SANTA MONICA, Calif., Feb. 15 /PRNewswire/ — In a Thursday decision, a Sacramento Superior Court rejected an insurance industry attack on good driver regulations adopted by Insurance Commissioner Garamendi last fall.
Insurance companies filed a lawsuit to block the regulations, which implement 1988’s Proposition 103 requirement that insurers base auto insurance premiums on a motorist’s driving record rather than where he or she lives. Garamendi issued the rules after three years of public hearings and study in response to a petition by consumer and community groups.
Consumer advocates say that by forcing insurers to comply with the new regulations, this ruling will protect good drivers throughout California who have been overcharged due to the unfair ZIP code rating scheme allowed under the old rules, which were developed by disgraced former Insurance Commissioner Chuck Quackenbush.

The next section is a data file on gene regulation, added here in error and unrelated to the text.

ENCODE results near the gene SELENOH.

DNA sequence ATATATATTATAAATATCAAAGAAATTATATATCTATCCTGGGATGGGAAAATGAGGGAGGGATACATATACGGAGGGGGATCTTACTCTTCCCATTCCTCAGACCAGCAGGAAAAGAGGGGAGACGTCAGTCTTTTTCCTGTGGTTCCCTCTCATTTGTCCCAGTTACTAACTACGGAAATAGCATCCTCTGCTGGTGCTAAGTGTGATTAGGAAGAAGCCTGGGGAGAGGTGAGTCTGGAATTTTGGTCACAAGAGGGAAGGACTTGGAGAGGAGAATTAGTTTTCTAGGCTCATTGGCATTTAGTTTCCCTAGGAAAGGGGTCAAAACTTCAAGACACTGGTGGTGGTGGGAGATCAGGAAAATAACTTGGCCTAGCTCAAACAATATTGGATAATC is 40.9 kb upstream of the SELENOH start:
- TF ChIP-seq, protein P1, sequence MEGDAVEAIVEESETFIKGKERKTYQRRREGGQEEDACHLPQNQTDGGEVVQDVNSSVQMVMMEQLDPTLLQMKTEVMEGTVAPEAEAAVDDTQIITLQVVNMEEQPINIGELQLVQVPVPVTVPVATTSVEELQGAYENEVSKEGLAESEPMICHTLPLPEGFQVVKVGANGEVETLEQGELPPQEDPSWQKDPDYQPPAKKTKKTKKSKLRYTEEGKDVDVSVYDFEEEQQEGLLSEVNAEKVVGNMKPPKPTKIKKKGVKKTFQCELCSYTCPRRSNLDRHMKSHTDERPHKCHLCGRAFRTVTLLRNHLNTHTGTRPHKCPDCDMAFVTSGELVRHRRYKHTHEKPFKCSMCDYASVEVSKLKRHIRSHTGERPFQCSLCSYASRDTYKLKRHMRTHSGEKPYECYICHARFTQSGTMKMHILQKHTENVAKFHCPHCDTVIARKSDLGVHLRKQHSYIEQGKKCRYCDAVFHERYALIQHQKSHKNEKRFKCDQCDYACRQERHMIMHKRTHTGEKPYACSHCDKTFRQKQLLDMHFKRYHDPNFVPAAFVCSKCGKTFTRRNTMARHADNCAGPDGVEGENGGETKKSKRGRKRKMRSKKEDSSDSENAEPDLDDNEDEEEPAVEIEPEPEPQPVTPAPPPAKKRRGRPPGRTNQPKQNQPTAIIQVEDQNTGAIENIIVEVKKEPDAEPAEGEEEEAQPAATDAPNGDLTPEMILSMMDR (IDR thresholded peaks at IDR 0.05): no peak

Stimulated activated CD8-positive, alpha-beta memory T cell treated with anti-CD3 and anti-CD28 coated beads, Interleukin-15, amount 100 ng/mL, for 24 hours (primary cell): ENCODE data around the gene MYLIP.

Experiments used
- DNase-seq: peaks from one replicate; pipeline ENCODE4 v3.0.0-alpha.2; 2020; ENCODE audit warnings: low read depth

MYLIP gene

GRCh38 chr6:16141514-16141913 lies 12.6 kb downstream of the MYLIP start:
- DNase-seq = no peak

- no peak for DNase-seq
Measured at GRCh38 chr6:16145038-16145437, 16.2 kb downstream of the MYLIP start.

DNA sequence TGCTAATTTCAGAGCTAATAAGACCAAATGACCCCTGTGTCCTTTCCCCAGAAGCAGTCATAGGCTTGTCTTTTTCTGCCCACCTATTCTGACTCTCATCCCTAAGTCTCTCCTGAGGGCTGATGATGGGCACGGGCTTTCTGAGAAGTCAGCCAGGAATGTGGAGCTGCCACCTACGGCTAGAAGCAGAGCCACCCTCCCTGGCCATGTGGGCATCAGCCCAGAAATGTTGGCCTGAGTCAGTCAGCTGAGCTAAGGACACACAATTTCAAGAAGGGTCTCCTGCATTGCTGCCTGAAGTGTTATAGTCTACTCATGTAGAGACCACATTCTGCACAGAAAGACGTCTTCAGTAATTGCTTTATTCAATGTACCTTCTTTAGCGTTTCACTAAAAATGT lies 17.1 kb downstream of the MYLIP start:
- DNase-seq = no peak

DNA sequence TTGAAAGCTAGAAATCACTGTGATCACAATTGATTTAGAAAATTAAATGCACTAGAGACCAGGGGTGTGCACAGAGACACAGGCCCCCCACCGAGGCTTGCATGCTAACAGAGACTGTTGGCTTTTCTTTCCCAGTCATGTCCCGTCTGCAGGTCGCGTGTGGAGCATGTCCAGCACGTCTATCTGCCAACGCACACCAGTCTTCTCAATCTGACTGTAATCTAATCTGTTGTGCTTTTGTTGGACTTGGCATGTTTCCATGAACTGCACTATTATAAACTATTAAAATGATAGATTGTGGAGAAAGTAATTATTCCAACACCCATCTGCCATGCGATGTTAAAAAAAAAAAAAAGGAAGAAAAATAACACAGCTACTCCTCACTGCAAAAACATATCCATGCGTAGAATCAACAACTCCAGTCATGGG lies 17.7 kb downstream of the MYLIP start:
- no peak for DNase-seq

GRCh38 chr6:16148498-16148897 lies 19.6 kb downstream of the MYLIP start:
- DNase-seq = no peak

Although the insurers’ lawsuit asking the Court to block Garamendi’s rules claims that the rules could not be implemented fairly, some insurance companies have already filed rating plans with the Department of Insurance that comply with the new rules. In July, Auto Club of Southern California adopted a new pricing formula and USAA announced in August it was complying with the new rules. In both instances, the companies announced that the vast majority of their customers would also see rate decreases.
Foundation for Taxpayer and Consumer Rights
CONTACT: Carmen Balber, +1-310-392-0522, ext. 324, orDoug Heller, +1-310-392-0522, ext. 309, both of the Foundation for Taxpayerand Consumer Rights